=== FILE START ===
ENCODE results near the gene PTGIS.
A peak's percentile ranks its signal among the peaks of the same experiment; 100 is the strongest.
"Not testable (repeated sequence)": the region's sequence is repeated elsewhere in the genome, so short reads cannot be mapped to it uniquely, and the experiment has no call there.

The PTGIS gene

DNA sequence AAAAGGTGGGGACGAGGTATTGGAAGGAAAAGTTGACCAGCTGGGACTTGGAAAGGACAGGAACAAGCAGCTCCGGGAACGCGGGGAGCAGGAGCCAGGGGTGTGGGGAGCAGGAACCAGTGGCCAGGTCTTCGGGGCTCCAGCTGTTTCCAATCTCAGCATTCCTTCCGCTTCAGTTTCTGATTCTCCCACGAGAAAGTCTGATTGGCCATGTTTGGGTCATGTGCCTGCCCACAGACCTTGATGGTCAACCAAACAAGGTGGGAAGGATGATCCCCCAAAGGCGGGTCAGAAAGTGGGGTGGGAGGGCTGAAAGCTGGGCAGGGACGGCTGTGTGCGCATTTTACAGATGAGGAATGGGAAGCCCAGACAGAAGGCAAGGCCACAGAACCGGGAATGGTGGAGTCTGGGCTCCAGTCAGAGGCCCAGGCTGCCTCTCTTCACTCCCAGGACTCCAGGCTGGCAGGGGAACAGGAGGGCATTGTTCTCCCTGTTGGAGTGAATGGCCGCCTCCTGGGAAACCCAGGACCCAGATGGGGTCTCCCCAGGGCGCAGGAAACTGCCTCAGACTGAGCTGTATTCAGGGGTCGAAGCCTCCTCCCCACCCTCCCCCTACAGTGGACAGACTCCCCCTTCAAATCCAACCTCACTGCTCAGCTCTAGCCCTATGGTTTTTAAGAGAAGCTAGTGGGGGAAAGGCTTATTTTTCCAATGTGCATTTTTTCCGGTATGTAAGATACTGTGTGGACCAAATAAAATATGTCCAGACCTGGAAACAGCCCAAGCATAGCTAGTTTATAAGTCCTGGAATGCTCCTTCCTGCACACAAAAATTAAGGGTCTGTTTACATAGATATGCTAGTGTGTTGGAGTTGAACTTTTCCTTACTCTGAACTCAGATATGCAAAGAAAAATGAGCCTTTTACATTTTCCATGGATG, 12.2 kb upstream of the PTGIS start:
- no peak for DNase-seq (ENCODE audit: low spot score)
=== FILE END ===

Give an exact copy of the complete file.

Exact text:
ENCODE results near the gene PTGIS.
A peak's percentile ranks its signal among the peaks of the same experiment; 100 is the strongest.
"Not testable (repeated sequence)": the region's sequence is repeated elsewhere in the genome, so short reads cannot be mapped to it uniquely, and the experiment has no call there.

The PTGIS gene

DNA sequence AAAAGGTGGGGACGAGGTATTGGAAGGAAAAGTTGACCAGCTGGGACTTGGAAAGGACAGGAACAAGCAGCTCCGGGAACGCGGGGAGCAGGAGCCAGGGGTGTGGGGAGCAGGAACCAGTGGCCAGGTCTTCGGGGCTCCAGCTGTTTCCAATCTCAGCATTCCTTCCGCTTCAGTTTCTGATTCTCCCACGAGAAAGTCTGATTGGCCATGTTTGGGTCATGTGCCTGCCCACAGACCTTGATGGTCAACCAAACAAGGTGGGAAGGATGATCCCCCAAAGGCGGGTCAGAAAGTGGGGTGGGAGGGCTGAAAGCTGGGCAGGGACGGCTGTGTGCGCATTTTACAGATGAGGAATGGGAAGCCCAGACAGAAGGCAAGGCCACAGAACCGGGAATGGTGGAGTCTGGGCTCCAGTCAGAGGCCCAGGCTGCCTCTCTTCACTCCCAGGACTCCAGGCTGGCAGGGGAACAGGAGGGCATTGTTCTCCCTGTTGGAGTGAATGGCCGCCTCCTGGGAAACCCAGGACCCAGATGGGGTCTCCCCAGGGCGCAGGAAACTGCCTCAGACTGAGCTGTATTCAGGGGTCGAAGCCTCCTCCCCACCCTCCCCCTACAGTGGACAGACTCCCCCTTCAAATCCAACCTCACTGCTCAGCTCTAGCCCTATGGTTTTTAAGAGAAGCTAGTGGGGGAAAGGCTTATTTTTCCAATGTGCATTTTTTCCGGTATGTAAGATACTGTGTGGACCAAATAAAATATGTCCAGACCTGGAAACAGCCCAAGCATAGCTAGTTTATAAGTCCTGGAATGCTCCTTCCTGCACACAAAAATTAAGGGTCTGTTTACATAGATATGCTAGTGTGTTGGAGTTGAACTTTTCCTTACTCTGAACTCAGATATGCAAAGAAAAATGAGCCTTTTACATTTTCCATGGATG, 12.2 kb upstream of the PTGIS start:
- no peak for DNase-seq (ENCODE audit: low spot score)